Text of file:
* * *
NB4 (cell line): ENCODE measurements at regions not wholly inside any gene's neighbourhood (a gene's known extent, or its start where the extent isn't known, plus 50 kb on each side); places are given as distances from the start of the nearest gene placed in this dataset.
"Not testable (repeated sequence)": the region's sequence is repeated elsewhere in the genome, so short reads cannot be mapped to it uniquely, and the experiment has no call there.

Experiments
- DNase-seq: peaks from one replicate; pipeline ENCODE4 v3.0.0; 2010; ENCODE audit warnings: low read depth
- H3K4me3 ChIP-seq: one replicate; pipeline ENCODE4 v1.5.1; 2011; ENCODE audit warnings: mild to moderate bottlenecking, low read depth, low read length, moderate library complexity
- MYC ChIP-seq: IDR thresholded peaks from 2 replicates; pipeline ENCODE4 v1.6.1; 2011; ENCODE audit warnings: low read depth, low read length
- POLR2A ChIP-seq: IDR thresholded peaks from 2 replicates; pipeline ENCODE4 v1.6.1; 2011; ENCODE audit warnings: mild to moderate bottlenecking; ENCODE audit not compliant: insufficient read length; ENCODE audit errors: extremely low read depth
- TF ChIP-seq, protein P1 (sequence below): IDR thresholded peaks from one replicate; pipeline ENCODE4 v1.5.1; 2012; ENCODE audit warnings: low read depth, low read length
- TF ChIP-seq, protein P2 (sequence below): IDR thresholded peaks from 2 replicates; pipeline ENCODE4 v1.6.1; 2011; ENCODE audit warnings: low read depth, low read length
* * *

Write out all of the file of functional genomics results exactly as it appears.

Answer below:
NB4 (cell line): ENCODE measurements at regions not wholly inside any gene's neighbourhood (a gene's known extent, or its start where the extent isn't known, plus 50 kb on each side); places are given as distances from the start of the nearest gene placed in this dataset.
"Not testable (repeated sequence)": the region's sequence is repeated elsewhere in the genome, so short reads cannot be mapped to it uniquely, and the experiment has no call there.

Experiments
- DNase-seq: peaks from one replicate; pipeline ENCODE4 v3.0.0; 2010; ENCODE audit warnings: low read depth
- H3K4me3 ChIP-seq: one replicate; pipeline ENCODE4 v1.5.1; 2011; ENCODE audit warnings: mild to moderate bottlenecking, low read depth, low read length, moderate library complexity
- MYC ChIP-seq: IDR thresholded peaks from 2 replicates; pipeline ENCODE4 v1.6.1; 2011; ENCODE audit warnings: low read depth, low read length
- POLR2A ChIP-seq: IDR thresholded peaks from 2 replicates; pipeline ENCODE4 v1.6.1; 2011; ENCODE audit warnings: mild to moderate bottlenecking; ENCODE audit not compliant: insufficient read length; ENCODE audit errors: extremely low read depth
- TF ChIP-seq, protein P1 (sequence below): IDR thresholded peaks from one replicate; pipeline ENCODE4 v1.5.1; 2012; ENCODE audit warnings: low read depth, low read length
- TF ChIP-seq, protein P2 (sequence below): IDR thresholded peaks from 2 replicates; pipeline ENCODE4 v1.6.1; 2011; ENCODE audit warnings: low read depth, low read length